Garage – Planning a Workshop

I was walking home the other day and saw this amazingly equipped workshop which made me feel quite jealous!

We can’t all have separate workshops so here are some thoughts about planning a workshop in your new house garage.

Solid Workbench

Your workbench,needs to be constructed to withstand the rigors and pounding you’ll put it through.

The legs should be sturdy and the top should be durable as I mainly work with wood I lite a timber top so it doesn’t damage my project.

If you are working with metals a steel top may be better.

Light and Power

Once you have got a location for the workbench you can plan the light and power.

I would aim to have a double power point at each end of the bench about 1.00m to 1.200m above the floor.

A point close to the floor for a Shop Vac is also useful to help keep the workshop clean and extract power tool dust. (For other garage power points see this link: Electrical Planning)

Some task lighting above the bench is also recommended.

Tool Storage

Your main investment if you are serious about DIY are the tools.

To protect that investment I would recommend a large tool box, preferably on wheels to make it easy to take your tool if you need to do work away from the garage.

For the tools that you use most often in the workshop a pegboard is useful for quick access.

Alternatively  you could hang items on the walls of your garage.

Flooring

Plain concrete garage floors can work as a workshop surface, but can be dusty and over time they stain.

A floor paint such as an epoxy paint is easier to clean and looks better.

For a softer surface in front of the workbench a  rubber floor mats is great for easing strain on your legs and feet.

Comfortable Temperature

Garage spaces are not usually insulated, and garage doors on most homes have very poor insulation.

That means you may be hot and sweaty in the summer, and freezing cold in  winter.

If you are planning to spend a lot of time in the garage I would recommend you consider insulating your garage ceiling and door.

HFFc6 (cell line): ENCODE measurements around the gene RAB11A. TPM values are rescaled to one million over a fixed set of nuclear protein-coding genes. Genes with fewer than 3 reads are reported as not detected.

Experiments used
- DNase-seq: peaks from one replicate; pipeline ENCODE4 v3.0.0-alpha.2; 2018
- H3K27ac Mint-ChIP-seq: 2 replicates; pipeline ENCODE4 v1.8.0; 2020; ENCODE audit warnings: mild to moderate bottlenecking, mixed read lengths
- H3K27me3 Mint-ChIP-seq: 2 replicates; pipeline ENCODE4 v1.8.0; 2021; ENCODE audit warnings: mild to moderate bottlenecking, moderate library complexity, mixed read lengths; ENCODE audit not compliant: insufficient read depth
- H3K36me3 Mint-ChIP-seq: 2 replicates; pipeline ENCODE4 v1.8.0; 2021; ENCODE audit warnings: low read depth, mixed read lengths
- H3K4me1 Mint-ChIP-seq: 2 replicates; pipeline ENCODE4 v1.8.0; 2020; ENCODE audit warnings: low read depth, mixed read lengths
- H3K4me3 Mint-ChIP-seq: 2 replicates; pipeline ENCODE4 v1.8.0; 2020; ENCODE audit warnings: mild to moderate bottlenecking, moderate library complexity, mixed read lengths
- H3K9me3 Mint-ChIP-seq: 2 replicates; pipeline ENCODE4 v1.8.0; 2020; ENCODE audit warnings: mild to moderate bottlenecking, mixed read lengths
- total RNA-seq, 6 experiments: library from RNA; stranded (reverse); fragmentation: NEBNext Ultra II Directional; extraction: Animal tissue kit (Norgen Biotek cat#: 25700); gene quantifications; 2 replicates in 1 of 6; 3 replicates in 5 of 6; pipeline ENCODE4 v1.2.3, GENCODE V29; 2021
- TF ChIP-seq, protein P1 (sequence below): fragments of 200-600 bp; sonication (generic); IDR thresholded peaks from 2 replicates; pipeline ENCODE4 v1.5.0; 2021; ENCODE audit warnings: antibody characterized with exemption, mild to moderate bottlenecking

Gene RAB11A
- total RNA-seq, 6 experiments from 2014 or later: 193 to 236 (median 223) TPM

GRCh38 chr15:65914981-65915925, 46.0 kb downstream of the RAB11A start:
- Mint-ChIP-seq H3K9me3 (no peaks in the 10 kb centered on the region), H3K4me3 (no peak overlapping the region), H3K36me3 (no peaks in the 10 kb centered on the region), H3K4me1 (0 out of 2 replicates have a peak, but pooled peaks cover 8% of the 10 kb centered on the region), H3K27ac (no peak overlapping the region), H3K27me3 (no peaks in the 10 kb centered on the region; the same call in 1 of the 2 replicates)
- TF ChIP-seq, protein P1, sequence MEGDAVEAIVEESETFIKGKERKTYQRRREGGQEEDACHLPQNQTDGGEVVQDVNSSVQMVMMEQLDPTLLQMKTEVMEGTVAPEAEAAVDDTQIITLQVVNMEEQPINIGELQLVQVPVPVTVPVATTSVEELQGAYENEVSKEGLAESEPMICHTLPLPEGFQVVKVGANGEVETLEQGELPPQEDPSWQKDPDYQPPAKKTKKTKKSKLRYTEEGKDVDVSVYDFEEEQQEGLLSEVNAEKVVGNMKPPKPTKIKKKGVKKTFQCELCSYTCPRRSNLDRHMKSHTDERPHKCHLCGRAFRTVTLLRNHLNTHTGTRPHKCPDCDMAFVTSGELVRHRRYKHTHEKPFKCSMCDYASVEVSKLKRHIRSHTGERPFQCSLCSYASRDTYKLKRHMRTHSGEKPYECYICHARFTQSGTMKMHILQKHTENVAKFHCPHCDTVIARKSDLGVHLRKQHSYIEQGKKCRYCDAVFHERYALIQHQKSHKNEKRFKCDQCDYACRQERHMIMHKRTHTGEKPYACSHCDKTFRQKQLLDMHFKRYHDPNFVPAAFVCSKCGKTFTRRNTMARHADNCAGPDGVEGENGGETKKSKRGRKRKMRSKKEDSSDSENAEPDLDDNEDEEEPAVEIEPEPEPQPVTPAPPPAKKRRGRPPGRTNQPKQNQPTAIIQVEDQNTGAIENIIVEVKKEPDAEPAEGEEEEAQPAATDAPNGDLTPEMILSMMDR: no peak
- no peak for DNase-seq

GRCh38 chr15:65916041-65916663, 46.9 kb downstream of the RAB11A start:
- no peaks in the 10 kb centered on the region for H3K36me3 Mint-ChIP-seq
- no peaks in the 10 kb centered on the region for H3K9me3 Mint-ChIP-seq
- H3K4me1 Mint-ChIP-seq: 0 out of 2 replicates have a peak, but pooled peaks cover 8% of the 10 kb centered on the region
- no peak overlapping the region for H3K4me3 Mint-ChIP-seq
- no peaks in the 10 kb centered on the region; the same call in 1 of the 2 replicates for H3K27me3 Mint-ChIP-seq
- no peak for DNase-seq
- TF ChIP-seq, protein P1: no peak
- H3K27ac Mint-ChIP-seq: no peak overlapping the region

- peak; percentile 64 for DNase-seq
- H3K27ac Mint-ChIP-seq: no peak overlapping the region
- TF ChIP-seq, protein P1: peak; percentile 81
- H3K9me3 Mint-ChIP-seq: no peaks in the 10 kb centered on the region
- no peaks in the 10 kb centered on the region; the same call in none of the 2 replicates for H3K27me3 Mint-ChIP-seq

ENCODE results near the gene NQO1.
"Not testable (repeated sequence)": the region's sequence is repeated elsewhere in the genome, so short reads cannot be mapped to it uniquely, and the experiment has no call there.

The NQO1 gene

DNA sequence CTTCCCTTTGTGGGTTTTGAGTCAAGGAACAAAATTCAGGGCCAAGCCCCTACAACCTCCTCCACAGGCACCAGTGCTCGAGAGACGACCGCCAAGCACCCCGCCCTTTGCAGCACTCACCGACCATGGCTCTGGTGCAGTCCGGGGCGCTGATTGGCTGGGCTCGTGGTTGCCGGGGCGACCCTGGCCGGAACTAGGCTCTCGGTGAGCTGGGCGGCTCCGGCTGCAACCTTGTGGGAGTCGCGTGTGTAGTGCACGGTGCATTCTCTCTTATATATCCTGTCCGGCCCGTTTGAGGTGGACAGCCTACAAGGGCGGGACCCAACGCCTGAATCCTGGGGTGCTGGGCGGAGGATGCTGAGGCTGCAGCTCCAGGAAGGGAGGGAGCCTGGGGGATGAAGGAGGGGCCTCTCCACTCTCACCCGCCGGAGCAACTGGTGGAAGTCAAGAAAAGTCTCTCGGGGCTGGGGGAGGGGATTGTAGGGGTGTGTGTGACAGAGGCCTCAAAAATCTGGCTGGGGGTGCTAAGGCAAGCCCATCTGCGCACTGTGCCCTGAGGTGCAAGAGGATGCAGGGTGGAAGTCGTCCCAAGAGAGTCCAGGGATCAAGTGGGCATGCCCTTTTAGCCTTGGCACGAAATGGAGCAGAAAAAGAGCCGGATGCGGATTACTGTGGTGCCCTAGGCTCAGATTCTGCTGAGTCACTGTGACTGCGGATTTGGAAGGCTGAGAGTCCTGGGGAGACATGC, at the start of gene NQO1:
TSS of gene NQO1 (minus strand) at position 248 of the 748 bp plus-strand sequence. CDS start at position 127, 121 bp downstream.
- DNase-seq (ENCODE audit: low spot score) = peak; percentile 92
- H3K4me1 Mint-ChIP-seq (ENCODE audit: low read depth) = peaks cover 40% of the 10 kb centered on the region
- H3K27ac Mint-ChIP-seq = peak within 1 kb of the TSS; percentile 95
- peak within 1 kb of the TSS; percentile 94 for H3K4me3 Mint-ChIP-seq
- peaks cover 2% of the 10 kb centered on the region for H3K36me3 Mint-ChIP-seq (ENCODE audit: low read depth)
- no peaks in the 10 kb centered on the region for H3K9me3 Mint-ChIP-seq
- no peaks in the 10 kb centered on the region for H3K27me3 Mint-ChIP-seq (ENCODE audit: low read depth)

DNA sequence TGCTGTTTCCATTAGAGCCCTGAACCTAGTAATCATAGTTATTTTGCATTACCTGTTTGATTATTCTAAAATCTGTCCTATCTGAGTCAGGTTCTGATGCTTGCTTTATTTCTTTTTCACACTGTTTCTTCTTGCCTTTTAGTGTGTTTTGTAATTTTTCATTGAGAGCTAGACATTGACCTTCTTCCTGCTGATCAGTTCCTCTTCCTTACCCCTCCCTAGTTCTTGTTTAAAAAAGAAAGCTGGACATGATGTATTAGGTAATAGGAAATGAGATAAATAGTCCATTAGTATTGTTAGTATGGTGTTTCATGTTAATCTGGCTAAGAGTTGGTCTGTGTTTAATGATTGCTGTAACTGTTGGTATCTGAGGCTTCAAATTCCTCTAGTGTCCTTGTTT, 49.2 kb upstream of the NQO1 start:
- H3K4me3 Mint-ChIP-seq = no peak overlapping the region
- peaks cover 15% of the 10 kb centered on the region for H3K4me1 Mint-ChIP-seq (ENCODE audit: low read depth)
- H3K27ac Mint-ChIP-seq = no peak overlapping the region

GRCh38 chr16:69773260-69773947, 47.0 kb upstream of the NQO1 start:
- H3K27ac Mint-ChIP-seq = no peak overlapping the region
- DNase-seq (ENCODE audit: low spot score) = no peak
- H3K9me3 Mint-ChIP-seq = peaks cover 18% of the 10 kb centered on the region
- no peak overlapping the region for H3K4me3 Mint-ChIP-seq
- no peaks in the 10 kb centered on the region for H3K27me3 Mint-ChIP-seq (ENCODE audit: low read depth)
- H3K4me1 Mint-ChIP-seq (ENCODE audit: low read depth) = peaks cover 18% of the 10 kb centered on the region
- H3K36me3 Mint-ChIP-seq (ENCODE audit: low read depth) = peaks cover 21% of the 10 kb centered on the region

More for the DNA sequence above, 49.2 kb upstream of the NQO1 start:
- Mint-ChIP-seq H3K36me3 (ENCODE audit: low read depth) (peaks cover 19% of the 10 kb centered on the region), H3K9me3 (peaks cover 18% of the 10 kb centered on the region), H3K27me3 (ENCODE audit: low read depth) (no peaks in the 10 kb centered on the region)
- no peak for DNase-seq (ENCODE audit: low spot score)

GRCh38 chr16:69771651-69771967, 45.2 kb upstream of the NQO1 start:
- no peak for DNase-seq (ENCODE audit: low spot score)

You should also consider a heater and a fan.

 

Have I left out any must-haves for your garage/workshop? . . . Let me know in the comments.

Garage Storage

I was out for a walk very early and saw these bikes which had been out in the garden all night.

It got me thinking about how when people are planning they tend to think of a garage as just somewhere to store the car.

Here are some additional uses of a garage that you might need to consider:

  • Bike storage, adults bikes and children’s.
  • Outside kitchen.
  • Party space.
  • Workshop.
  • Gardening tool storage, including mower and barrow.
  • Passage from front yard to backyard.
  • Suitcase storage.
  • Camping gear storage.
  • Fishing tackle storage
  • Somewhere to leave the garbage and recycling bins.

Are you going to allow enough space? or just leave the car(s) on the drive?

Wardrobe Doors. . . . The Big Question

I know a lot of houses come with Walk in Robes but if you are are building a small house you may need built in robes.

So the question is are you going to have hinged doors like these. . . .  or sliding doors?

Hinged Doors

Pro’s

They allow great access to your wardrobe.contents.
The back of the door can be used to store a full length mirror.
Easy to maintain and clean.
No need to fix tracks to floor

Cons

Need more space to open, the door swings outward into the available space of your room.
May need lots of smaller as doors which can be a fussy look.
Tend to be more expensive than sliding doors for the same opening size.

Sliding Doors

Pro’s

Sliding wardrobe door require less space to open.
Mirrored  doors can make your room look bigger and give a room a light feel.
Sliding doors provide a sleeker look to your room.

Cons

Doors move along the tracks easily and can close with a bang.
Only one person can access the wardrobe at a time.
Due to door overlap some of the clothes on the hanging rail can get hidden.
Dirt and dust in the tracks can cause jamming.

Conclusion

For me the fact the clothes I want always seem to be hidden behind the overlap in out current house mean I would much prefer hinged doors. . . . How about you?

Boom of Self Storage Units (Compactus Type Systems)

Sponsored post by Martin William

Self-storage facilities are experiencing unprecedented demand all over the country but putting possessions in these units long term can be expensive.

Research suggests that as more people than ever before are moving into functional yet compact apartments, intelligent storage solutions like the Compactus system are becoming an interesting alternative.

Growth of Self Storage

In terms of self-storage, current figures suggest that the number of units available across Australia is expected to increase by more than 10% within the next two years alone.

At least 30 new self-storage facilities are set to open their doors across Sydney, Melbourne and Brisbane over the next two years, of which many will be operated by completely new companies.

Just to put this into some kind of perspective, the typical annual opening rate for such facilities is no more than three per year.

As far as the experts are concerned however, this enormous growth in both demand and available inventory comes as no real surprise.